There are many today who try to argue that Noah’s flood only referred to a local or regional flood, not a global one. My goal here is to not and try to lay out the physical evidence that the latter indeed was the case (though I believe there are many such evidences), but to show that any believer who holds to the authority of Scripture cannot interpret the flood as anything other than a global flood. Based upon an exegetical examination of the text, this article will argue that the text of Genesis 6-9 cannot sustain a localized or regional flood, but only a global one. Here are five textual reasons why the flood must be read as global.
- God’s use of the Hebrew אָ֑רֶ (earth) in his decree is clearly referring to a global judgment and not just a local one.
The first argument for why the text does not support a local flood is found in chapter 6. The reader is given insight into the mind of God, and his reason for bringing the flood (6:5-8). The words in these verses are very revealing as to the extent of the destruction to which God plans on bringing. In Genesis 6:5, it says that “The LORD saw that the wickedness of man was great in the earth, then in verse 6 it continues, “the LORD regretted that he had made man on the earth. Though אָ֑רֶץ (earth) can also be translated as land, as it is in Genesis 4:16 when referring to Cain settling in the land (אָ֑רֶץ) of Nod, the context of this passage clearly reveals that God has the entire earth in mind as the extent of his judgment. Genesis 6:7 states, “So the LORD said, “I will blot out man whom I have created from the face of the land, man and animals and creeping things and birds of the heavens, for I am sorry that I have made them.” What makes these additional objects of judgment so important is that it expands the extent of the judgement over all of God’s living creatures. With the inclusion of the land animals and the birds of the heavens it is clear that God intends to leave no area where these creatures can escape from being blotted or wiped out (מְחֶ֨ה).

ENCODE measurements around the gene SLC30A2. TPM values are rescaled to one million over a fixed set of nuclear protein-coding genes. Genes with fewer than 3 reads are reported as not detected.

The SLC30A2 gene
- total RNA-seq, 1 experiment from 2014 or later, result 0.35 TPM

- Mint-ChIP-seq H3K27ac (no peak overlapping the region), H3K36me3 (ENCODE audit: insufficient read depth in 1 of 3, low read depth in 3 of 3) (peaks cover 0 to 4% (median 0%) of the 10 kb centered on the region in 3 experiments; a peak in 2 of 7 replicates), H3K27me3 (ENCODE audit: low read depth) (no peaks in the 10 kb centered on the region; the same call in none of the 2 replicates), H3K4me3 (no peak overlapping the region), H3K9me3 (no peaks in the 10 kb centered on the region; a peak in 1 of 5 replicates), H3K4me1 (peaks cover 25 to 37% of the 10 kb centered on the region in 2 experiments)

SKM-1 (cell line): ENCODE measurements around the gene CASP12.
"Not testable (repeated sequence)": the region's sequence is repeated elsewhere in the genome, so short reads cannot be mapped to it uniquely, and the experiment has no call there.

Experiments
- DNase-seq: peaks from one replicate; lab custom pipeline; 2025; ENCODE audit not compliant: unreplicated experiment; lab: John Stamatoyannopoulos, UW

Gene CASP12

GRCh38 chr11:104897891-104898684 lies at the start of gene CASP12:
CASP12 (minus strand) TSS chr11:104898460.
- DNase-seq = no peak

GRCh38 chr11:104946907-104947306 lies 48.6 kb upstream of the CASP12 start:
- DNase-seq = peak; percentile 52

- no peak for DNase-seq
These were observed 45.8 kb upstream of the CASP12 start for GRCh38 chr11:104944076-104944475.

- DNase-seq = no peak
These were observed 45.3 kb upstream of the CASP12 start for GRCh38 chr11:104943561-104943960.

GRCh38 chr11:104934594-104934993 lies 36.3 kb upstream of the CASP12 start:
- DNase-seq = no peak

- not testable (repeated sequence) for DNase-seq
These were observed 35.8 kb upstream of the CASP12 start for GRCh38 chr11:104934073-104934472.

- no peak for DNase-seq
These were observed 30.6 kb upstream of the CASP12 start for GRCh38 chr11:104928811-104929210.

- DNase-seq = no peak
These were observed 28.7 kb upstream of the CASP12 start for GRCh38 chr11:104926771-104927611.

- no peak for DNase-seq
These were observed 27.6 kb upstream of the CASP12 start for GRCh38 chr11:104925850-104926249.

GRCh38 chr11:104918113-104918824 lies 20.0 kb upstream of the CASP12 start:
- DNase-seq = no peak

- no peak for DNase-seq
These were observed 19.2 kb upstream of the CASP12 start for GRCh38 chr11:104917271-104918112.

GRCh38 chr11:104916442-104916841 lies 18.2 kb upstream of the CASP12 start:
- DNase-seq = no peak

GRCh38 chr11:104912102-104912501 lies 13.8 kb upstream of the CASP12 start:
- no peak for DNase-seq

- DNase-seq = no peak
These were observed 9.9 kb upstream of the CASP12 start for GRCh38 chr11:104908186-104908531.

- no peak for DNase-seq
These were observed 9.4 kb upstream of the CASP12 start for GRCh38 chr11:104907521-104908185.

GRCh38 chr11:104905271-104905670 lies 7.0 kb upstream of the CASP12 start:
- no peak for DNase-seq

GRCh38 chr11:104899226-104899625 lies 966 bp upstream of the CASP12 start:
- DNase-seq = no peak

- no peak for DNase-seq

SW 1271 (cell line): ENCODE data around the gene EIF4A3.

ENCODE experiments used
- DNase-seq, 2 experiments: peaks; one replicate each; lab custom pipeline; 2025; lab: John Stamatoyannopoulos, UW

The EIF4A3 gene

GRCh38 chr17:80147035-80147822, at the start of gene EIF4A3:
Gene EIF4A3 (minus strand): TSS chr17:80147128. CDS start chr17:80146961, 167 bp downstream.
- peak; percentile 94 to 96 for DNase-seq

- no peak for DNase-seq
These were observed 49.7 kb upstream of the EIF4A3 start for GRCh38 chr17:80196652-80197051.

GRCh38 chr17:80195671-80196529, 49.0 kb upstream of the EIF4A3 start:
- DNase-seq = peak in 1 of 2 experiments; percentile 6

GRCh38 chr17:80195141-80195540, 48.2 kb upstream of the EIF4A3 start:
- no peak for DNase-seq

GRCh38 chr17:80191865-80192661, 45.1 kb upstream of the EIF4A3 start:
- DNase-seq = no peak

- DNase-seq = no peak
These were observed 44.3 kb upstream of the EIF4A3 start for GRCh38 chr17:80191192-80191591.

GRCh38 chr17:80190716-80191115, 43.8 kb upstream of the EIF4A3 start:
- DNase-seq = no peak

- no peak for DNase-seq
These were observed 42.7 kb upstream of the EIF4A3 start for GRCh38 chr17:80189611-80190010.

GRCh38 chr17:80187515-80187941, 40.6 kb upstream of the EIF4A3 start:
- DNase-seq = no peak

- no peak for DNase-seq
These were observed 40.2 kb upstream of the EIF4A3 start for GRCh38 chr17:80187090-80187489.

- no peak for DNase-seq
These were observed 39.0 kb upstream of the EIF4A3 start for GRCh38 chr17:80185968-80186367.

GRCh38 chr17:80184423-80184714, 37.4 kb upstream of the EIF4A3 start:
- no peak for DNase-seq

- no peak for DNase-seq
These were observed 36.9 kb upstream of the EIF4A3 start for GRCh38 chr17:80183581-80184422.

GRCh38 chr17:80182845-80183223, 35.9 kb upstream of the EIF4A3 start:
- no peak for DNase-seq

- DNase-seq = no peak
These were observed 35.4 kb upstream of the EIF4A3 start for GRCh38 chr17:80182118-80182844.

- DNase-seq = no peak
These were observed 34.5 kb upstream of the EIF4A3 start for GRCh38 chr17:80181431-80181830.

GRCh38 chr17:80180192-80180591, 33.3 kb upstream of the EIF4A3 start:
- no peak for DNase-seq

2. The inclusion of both the pairs of animals and birds on the ark to preserve their kinds.
In Genesis 7, Noah is commanded by the Lord to not only take his family into the ark, but to also take seven pairs of clean animals, a pair of the unclean animals, and seven pairs of the birds all of which are male and female pairs in order “to keep their offspring alive on the face of all the earth” (7:2-3). The ark is not only a form of salvation for Noah and his family, but it is also the means by which God is preserving all the kinds of his creation, in order that after the flood these different kinds would still exist in the world to fulfill their mandate from Genesis 1 to “be fruitful and multiply on the earth” (1:22). It seems trivial for God to go to such an extent to ensure the continuation of these different kinds on the earth, if the extent of the flood will only be local or regional.
3. The use of the Hebrew וַיִּגְבְּר֥וּ (prevailed) in relation to the flood waters over the earth.